PIEDMONT - Randy Crane, president of the Mineral County Chamber of Commerce, was the guest speaker at the Wednesday evening meeting of the Piedmont City Council.

By Jean Braithwaite
Tribune Correspondent
PIEDMONT - Randy Crane, president of the Mineral County Chamber of Commerce, was the guest speaker at the Wednesday evening meeting of the Piedmont City Council.
He offered information dealing with the illegal drug problem across the county, saysing, “It affects the whole region.”
Crane asked the council members, “What can we do?” and because of the drug problem, “We are losing a whole generation.”
He gave facts about the opioid epidemic when he said that across the United States in 2017, more opioid-related deaths occurred than the number of deaths of American soldiers during the entire Vietnam War, calling it “heart breaking.”
Crane recalled a town meeting held in late 2018 at Keyser High School dealing with opioid addiction, and one of the three speakers was Dr. Alfgeir Kristjansson,of the WVU School of Public Health.
Crane said that during the town meeting, Kristjansson gave information of a case study of young teens in Iceland, where 55 percent of the 13-year-old students self-reported consuming alcohol and being drunk, and the doctor believes this is the first step to opioid use.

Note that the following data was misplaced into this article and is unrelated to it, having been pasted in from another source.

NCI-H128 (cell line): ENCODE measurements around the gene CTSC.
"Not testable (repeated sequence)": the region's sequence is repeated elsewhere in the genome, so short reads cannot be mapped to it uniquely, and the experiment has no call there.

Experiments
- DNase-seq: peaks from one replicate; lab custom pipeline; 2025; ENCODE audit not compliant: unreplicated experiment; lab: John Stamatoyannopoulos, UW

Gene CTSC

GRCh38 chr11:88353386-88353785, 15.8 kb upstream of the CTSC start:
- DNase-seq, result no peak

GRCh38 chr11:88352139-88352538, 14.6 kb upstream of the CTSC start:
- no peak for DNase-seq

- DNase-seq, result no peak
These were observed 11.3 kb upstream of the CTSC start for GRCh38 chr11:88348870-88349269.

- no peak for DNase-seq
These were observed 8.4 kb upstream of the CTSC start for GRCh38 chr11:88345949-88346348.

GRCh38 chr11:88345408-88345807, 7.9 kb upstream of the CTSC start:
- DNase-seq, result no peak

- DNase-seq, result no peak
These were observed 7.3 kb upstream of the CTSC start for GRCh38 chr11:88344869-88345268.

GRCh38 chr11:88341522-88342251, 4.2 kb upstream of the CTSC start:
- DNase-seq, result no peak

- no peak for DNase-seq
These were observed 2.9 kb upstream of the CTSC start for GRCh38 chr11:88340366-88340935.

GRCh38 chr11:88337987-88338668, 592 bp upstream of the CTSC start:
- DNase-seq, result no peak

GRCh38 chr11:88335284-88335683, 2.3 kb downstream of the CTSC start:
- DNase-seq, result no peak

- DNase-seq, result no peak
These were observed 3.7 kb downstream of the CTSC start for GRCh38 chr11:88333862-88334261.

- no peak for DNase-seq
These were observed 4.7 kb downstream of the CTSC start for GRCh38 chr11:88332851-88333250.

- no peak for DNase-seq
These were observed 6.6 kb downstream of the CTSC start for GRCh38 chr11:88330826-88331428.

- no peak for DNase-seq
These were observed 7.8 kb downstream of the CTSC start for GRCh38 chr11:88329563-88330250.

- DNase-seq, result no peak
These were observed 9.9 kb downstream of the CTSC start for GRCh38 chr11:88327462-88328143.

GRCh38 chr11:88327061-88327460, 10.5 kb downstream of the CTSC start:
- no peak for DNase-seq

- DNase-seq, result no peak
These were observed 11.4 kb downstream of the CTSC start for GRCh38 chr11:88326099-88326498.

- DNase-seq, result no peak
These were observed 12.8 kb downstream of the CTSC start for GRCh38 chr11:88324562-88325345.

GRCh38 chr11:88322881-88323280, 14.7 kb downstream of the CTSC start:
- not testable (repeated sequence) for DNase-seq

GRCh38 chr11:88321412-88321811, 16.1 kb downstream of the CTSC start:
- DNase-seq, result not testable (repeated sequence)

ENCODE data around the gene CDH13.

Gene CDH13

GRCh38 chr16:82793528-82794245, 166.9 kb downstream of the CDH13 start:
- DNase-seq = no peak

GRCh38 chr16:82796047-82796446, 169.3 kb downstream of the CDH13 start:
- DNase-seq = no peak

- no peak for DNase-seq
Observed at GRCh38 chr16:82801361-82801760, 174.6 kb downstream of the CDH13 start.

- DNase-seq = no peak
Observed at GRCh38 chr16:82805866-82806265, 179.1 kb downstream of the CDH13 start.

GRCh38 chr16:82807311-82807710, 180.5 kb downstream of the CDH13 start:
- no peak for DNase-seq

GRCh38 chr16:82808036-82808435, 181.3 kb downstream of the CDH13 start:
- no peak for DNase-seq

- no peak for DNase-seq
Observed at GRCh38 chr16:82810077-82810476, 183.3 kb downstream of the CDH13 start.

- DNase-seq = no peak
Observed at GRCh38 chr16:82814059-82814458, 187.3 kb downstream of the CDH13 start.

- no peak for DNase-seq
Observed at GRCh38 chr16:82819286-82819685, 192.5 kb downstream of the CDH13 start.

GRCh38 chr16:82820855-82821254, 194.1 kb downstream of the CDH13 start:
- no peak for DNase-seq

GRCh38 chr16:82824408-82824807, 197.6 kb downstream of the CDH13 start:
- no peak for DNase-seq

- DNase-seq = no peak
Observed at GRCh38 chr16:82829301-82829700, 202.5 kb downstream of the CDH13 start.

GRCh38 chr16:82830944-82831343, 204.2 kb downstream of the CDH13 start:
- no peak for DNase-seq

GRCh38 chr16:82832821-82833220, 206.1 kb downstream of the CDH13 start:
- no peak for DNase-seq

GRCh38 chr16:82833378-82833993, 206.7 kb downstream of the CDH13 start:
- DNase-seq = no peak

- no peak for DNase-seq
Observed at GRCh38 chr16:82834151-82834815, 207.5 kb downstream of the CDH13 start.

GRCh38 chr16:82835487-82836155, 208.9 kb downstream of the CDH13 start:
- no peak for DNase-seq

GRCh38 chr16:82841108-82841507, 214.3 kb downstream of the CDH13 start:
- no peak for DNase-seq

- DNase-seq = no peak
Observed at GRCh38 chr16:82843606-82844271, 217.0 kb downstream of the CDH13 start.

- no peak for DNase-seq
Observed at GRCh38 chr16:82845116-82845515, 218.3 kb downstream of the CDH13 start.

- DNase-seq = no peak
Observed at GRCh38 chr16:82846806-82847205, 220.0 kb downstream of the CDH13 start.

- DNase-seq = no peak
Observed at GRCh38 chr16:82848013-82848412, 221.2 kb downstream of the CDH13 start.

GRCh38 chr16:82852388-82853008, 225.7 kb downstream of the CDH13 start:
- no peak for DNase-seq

Crane said that the study also revealed the teens suffered from peer pressure, along with having no adults being involved with them to plan and undertake activities.
“We want to try an approach here in Mineral County,” he said, and the planning may take a time to organize.
Crane said that a full-time organizer will be hired to plan activities for the young people in the county, plus offering transportation to attend the various future youth events held throughout the area.
He said that volunteers will be needed to assist with the activities, and, “We will screen them.”
“We would love to have support from every community,” Crane said, and with the planned activities, “We could give the kids a good time, with adult supervision.”
He said that he wanted Piedmont Council members to know “what is coming down the pike, and we need lots of help.”